With a so-called static test, the same questions are given in the same order to each applicant. With computer adaptive testing, it’s more difficult to know which questions will come up, so it’s more difficult for test-takers to share questions or to try to influence the results.

Computer adaptive testing also allows for shorter tests because “you’re only asking questions that give new information based on what you already know,” Lahti says.

Assessments ‘Just One Factor’

There were two reasons PCA Skin in Scottsdale, Ariz., began using personality assessments last June, according to HR director Rose Burns: an “enormous” volume of job applicants and “a very particular culture.” The 100-employee company sells clinical skin care products and provides training to dermatologists.

“It’s important that we get a strong fit in as many ways as possible,” Burns says. “In a company of our size, it’s really obvious when the fit is not right. We want to be sure the role is right as people come in the door.”

It was especially troubling to the company, she adds, that some new employees did not have “a high sense of urgency” about customer service.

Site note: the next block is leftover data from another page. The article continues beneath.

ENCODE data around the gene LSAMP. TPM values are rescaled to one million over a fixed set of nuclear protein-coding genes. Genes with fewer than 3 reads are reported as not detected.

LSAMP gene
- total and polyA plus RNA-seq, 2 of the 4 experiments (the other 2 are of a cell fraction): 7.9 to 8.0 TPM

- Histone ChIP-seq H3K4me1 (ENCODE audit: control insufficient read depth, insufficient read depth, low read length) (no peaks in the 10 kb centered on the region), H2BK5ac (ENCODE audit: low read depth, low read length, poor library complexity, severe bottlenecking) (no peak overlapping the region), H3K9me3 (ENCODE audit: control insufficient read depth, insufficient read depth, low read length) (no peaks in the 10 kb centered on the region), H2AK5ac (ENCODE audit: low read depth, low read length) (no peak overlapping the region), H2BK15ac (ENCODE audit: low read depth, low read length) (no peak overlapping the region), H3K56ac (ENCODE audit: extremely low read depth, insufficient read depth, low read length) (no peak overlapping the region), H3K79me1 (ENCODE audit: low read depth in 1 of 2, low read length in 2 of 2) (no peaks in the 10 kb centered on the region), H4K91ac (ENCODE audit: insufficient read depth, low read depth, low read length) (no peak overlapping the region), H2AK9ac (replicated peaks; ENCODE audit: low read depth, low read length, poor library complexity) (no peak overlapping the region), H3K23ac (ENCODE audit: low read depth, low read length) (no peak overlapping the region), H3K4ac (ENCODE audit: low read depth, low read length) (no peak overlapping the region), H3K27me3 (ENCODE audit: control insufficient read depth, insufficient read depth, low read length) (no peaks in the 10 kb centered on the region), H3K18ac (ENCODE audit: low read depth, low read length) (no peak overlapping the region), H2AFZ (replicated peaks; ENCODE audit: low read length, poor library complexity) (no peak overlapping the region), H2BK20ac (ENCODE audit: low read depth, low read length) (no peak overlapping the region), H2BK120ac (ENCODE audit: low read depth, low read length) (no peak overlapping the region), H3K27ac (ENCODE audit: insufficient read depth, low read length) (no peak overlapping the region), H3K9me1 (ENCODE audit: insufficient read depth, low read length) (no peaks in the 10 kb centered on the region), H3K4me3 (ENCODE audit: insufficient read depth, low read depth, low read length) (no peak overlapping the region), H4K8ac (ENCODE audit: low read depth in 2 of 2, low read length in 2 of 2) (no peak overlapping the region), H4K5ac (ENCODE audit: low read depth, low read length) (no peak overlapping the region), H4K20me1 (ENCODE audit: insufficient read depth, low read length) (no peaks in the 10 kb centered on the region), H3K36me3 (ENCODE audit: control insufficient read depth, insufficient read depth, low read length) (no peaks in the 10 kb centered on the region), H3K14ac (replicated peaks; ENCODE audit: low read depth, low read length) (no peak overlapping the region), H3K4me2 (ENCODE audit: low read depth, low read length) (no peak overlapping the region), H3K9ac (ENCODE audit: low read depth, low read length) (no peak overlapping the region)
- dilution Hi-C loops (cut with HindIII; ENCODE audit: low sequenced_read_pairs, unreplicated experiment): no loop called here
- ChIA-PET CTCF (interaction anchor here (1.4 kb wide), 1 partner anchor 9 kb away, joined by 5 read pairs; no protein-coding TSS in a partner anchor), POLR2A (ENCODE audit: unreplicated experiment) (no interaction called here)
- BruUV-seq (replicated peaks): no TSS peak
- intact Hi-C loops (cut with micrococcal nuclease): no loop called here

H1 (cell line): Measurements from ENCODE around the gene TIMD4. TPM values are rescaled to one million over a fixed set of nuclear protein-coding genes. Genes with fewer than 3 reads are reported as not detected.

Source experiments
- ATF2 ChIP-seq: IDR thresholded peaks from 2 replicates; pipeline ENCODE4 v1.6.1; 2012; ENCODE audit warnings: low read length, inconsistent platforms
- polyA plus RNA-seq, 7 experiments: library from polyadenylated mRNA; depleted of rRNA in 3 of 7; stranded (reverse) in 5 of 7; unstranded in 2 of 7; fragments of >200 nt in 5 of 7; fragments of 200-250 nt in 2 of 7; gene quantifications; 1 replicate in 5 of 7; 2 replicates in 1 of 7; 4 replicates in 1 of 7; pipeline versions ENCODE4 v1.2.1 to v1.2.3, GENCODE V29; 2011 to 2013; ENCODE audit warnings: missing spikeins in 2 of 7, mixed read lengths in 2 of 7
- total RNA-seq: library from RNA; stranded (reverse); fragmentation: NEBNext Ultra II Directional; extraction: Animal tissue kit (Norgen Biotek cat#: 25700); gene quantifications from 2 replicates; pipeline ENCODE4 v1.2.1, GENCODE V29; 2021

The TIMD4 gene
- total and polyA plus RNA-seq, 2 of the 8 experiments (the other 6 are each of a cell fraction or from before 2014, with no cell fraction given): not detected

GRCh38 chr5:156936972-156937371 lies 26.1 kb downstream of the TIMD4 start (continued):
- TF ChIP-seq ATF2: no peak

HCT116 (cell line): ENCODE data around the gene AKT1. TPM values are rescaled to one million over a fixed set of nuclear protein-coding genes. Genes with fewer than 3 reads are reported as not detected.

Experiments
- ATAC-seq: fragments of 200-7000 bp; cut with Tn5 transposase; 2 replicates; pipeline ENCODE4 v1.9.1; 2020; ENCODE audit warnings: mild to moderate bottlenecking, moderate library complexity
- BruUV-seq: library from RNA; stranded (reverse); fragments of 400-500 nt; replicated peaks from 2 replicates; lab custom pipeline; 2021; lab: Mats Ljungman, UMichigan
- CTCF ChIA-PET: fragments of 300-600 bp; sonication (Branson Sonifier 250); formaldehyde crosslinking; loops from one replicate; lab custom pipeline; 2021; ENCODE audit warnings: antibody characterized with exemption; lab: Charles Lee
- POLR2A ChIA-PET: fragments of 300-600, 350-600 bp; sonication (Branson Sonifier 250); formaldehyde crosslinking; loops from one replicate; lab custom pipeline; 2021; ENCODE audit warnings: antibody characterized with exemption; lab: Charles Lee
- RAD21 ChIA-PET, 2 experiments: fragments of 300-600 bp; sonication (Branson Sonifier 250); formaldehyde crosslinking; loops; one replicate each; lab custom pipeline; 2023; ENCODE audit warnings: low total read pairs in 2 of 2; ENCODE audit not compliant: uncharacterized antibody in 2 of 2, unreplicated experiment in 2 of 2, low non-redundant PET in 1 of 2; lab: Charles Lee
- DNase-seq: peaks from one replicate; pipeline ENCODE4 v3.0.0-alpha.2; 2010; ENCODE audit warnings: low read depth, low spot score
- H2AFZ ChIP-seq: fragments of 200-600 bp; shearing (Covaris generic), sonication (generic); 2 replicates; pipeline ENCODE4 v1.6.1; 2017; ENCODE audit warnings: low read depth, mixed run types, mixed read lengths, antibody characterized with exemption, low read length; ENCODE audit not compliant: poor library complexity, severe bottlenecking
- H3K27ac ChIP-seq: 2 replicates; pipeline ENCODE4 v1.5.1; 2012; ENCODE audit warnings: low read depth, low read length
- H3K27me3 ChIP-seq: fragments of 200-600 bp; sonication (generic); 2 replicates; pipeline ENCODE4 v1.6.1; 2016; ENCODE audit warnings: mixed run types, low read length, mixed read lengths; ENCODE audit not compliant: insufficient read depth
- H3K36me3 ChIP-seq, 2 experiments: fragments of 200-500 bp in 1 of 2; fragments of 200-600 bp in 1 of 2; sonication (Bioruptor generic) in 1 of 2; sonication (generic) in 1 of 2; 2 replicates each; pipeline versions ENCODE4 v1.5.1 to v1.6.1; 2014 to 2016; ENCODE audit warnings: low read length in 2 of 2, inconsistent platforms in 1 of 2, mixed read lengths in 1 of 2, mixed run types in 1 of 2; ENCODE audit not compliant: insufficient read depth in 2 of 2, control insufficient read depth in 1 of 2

That lack of urgency was difficult to detect during the interview process, Burns says, so PCA Skin changed its selection process to include a personality assessment that helps determine an individual’s strengths.

The personality test is not the only thing PCA Skin uses when evaluating candidates, Burns notes. “It’s just one factor, one additional tool.” The selection process begins with telephone screening to find out what skills a candidate has and is followed by the assessment, then interviews.

PCA Skin uses current employees to help develop personality tests for various jobs. “When we have a current employee who is strong in a position, that person completes a profile” so PCA Skin can use it to find someone else who will be successful in the position, she says. “It’s easier where you have clear stars” within the company to measure against. “With new positions, it’s harder.”

When an applicant’s score indicates a poor match for a job, “we don’t rule that person out, but it helps us focus in the interview process” on critical areas that need to be explored, Burns says. “The traits we value-having a love to learn, a passion for serving customers, business ethics-come out when we can ask the right questions in an interview.”